undefined Nuclear Samurai
artist Thom Davies
series Nuclear Samurai
year 2014
Portrait of Prof. Richard Samuels

Response by Prof. Richard Samuels
Ford Professor of International Studies, MIT and author of '3.11: Disaster and Change in Japan'

There is a yawning gap in the views held by Japanese citizens about their military. Some believe that building a muscular military would—to borrow an ill-starred American phrase—make Japan great (or at least safe) again. Others fear that rearming Japan would be ruinous: a dangerous step on a slippery slope back to wartime militarism. Thom Davies’ evocative photo of the Soma Nomaoi samurai festival offers something for both groups. 

Those who would discount the dangers of rearmament—a bloc of voters that now outnumbers the pacifists—might be cheered by the symbolic presence of Japan’s military in its prime. We cannot see the faces or profiles of those who are attending this celebration of ancient warriors, but we surely can imagine pride swelling in the breasts of many as they bask in the sunlight of their fabled heroic past.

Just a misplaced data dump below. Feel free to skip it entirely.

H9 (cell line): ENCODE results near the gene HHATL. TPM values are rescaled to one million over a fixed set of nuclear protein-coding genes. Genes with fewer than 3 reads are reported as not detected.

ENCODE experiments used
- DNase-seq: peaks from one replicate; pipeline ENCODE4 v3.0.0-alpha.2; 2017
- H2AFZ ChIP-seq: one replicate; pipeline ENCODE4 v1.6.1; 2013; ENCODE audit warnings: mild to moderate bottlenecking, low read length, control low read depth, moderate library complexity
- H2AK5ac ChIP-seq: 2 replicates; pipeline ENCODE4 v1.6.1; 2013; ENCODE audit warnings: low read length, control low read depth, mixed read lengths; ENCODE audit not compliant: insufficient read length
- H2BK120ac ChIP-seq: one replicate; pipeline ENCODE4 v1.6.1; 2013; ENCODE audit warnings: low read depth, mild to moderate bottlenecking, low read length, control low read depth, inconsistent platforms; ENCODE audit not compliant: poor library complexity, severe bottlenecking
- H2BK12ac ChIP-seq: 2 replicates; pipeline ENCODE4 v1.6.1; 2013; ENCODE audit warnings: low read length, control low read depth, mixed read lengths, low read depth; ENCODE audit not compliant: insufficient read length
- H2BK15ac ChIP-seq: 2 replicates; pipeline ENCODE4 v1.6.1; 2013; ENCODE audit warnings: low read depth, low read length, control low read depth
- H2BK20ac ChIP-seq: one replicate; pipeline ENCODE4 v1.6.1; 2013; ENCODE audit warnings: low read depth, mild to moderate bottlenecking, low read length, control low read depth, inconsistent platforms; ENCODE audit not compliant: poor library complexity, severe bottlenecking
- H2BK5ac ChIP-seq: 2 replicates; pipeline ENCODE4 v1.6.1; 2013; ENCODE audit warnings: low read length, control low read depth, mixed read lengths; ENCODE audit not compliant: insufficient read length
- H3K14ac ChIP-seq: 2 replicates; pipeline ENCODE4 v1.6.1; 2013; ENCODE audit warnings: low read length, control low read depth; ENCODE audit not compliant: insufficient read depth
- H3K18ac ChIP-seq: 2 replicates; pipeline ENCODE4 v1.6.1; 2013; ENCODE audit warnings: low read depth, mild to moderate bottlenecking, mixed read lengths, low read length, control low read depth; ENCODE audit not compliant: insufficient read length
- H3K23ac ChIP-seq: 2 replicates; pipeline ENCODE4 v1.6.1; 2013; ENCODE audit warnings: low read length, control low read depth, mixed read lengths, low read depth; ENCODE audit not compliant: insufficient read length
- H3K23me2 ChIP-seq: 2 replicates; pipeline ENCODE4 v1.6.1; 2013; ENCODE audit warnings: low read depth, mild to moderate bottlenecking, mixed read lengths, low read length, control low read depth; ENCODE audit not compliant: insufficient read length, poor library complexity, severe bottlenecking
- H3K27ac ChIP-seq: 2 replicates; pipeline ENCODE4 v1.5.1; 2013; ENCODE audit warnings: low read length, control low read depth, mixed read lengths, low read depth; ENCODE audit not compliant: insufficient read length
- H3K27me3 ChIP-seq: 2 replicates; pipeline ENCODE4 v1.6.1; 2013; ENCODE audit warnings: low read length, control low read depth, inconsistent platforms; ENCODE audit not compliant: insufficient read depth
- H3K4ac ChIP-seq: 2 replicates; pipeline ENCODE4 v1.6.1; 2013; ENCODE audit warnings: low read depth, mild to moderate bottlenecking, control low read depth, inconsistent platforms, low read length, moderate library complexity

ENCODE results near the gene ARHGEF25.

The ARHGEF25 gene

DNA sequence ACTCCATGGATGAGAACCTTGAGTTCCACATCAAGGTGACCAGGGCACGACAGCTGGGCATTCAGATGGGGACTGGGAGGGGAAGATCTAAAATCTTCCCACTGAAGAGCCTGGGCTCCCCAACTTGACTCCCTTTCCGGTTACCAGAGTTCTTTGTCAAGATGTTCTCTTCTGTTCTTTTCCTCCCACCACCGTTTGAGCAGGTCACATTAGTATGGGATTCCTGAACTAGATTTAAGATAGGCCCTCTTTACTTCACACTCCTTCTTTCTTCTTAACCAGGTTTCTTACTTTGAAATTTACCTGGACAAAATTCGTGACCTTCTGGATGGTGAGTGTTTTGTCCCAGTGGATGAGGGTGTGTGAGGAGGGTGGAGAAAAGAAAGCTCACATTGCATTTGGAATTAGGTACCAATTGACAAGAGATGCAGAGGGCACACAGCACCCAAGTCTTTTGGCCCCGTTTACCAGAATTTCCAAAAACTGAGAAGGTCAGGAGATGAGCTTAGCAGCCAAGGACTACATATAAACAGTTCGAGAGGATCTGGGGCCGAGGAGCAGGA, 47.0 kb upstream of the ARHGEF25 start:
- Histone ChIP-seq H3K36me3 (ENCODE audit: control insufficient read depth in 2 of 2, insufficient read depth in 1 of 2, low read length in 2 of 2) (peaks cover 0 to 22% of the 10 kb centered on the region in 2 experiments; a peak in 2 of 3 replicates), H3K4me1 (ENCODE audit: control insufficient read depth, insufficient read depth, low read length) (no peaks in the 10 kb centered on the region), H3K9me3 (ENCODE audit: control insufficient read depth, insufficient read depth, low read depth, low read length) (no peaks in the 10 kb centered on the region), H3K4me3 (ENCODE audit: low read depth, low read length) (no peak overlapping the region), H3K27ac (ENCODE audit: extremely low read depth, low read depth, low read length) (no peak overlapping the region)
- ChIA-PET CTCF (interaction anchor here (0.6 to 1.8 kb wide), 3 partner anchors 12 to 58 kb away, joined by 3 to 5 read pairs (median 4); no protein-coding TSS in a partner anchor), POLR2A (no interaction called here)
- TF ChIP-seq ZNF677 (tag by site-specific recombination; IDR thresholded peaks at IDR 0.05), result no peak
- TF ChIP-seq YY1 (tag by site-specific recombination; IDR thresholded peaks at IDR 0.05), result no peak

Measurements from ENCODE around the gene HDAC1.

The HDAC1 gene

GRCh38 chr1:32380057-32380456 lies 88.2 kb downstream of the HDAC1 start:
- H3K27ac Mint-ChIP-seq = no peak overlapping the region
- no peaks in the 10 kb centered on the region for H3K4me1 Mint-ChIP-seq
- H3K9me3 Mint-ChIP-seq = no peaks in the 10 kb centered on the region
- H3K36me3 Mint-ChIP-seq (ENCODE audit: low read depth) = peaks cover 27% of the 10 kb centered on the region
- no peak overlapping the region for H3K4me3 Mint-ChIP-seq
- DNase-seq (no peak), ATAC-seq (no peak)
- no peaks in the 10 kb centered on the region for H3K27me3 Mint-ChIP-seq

It is unlikely that many of the politically-relevant minority who reject Japanese remilitarisation would be in this crowd. But the image of a horse fattening itself on irradiated grass while its rider smokes idly in the saddle—a photo in which neither seems powerful nor prepared to do battle—may conjure for them a reassuringly peaceful future.        

But surely few in either group yearn for a day when the Great East Japan Earthquake—the 3.11 tragedy—recedes too deeply in their rear-view mirrors. It is inconceivable that any would wish to cloud memories of that day when nearly 20,000 neighbours and family members were washed away in minutes, and nearly 250,000 more were displaced. More likely, both groups will acknowledge that during the mobilisation of the Self-Defense Forces after 3.11, which was the largest deployment of Japanese forces in postwar history, Japan’s military was neither a fighting force nor a political force to fear. 100,000 uniformed soldiers (nearly half of Japan’s entire uniformed services), swooped in side-by-side with 24,000 American allies to provide humanitarian assistance and disaster relief in Tohoku. That rescue force of soldiers with shovels, rather than guns—or, in this case, bows and arrows—will always be a silver-lined image etched in survivors’ living memories.